The Best Bargain PCs
What Does $1000 Really Buy?
What exactly do you give up if you buy a budget desktop or notebook system?
Budget price? Expect budget speed: Cheap machines are fast enough for everyday jobs like e-mail, word processing, Web surfing, and light graphics work, but they can be noticeably slow at handling heavier workloads, such as multitasking in several windows at once, especially if one involves some type of multimedia. For example, a recently tested 2.2-GHz Core 2 Duo T7500-equipped Fujitsu LifeBook N6460 laptop finished our multitasking test in 6.8 minutes, whereas the average notebook in this roundup needed 9.5 minutes. Don't waste money on the next-fastest CPU; it generally won't make much difference in speed. A chip several levels higher--say, a 2-GHz Core 2 Duo T7250 instead of a 1.5-GHz Core 2 Duo T5250--will boost speed as much as 20 percent.
Fewer upgrade options: With any laptop, cheap or not, you almost always have only two upgrade options: replace the hard drive or add memory. (In this roundup, only the Toshiba portable offers the rare option of adding a second internal hard drive.) With a budget desktop PC, you'll likely sacrifice some expandability. For example, don't expect to find the seven or so expansion slots you see in power and gaming towers. Most of these value desktops offer only four expansion slots, and some of the compacts have fewer. Also, in most cases, you can add only low-profile (half-height or half-length) expansion cards.
Missed connections: Though you should have more than enough to get by, you'll have fewer slots, ports, and features in general. For instance, many sub-$1000 laptops lack a FireWire port, built-in Bluetooth connectivity, a fingerprint reader, and bundled productivity applications. On desktop PCs, expect to see fewer USB and FireWire ports, and generally none of the new, high-end ports like an eSATA connection for adding a fast external hard drive.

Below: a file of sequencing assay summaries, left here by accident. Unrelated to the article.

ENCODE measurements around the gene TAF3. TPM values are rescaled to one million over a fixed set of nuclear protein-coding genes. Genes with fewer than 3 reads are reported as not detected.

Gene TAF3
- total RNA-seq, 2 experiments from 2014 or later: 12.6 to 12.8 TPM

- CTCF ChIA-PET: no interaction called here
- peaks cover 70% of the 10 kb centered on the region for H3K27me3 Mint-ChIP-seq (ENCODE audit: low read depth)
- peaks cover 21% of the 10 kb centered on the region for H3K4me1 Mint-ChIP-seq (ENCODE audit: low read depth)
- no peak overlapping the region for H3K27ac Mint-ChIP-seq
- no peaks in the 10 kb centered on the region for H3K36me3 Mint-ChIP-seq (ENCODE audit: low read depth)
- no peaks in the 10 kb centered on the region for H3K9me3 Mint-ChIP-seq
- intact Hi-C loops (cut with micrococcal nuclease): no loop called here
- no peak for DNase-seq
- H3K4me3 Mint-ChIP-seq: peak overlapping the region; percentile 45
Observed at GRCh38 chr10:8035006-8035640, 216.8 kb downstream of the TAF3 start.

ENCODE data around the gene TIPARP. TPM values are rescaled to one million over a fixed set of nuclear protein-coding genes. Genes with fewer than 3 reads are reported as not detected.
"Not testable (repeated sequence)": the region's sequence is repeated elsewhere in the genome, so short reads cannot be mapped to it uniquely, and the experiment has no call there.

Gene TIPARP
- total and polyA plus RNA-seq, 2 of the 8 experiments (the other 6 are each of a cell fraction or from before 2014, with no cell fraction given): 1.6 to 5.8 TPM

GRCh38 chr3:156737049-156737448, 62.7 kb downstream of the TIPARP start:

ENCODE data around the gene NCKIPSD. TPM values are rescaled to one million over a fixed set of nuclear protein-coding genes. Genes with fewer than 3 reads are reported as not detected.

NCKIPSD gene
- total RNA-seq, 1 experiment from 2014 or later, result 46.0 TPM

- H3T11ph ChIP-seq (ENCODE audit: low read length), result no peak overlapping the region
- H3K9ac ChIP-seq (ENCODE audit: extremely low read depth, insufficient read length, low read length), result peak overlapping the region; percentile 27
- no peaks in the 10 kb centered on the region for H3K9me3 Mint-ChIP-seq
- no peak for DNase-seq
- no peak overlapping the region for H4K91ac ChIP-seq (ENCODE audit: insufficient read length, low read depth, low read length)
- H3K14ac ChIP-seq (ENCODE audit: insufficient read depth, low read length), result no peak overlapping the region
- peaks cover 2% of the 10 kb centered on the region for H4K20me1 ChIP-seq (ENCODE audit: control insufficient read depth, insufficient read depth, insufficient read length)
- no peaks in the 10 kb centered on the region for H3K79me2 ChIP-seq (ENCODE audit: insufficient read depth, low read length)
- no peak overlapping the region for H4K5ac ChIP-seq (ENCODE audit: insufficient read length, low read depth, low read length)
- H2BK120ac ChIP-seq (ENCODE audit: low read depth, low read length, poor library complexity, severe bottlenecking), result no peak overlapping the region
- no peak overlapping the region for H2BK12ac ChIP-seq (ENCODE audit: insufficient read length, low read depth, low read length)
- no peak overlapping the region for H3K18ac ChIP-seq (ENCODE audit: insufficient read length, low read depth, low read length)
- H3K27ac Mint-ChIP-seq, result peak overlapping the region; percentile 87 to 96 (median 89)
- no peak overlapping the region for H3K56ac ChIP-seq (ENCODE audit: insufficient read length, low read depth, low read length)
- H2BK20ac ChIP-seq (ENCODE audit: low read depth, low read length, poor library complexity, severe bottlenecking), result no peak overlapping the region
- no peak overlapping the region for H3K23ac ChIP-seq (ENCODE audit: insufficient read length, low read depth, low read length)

Cheap PCs got no game: Budget PCs rarely have discrete graphics cards, which are necessary for keeping you alive and well in 3D shoot-'em-up games like Doom and Far Cry. The cheaper the system, the more likely it will rely on video memory that is shared with main system RAM, and that's especially true with laptops. For instance, our HP Pavilion dv2660se Best Buy (which uses integrated Intel graphics) managed only 8 frames per second in Doom 3, while the costlier Acer Aspire 5920-6954 (which has a 256MB nVidia GeForce 8600M GS video chip) played the same game at 59 fps and Far Cry at 76 fps.
Of our sub-$750 desktop group, only the Dell Inspiron 530 shipped with a discrete graphics board (a 128MB nVidia GeForce 8300GS), and only the HP Pavilion s3300z could be configured online with one (a 256MB Radeon HD 2400 Pro, which costs $60 more). Even if you can't specify such a board when you buy your budget PC, you may be able to add one later, if your system has a PCIe x16 slot, for not much more money.
Plainer looks. With the exception of HP's imprinted designer laptops, which look good at any price, don't expect any of these budget systems to win a beauty contest. The laptops tend to be made of a lower-grade plastic, and some of the desktops have cheap cases with small, buzzy fans and components that are held in by screws. Though clearly some look a bit more elegant than others, most have designs that trend toward utilitarian. If a chic unit you can point to with pride in your family room is nevertheless a bit out of your reach, you might prefer something whose plain looks won't call attention to itself.
How Do Linux-Based Budget PCs Compare?
Read our review of two low-cost Linux-based desktop PCs (Everex's "green," $199 gPC TC2502 and Mirus's $299 SITLC420) and see how they handle everyday computing tasks. You can also see our review of the $399 Asus Eee PC 4G--a Linux-based sub-laptop with a 7-inch display.
The Best Bargain PCs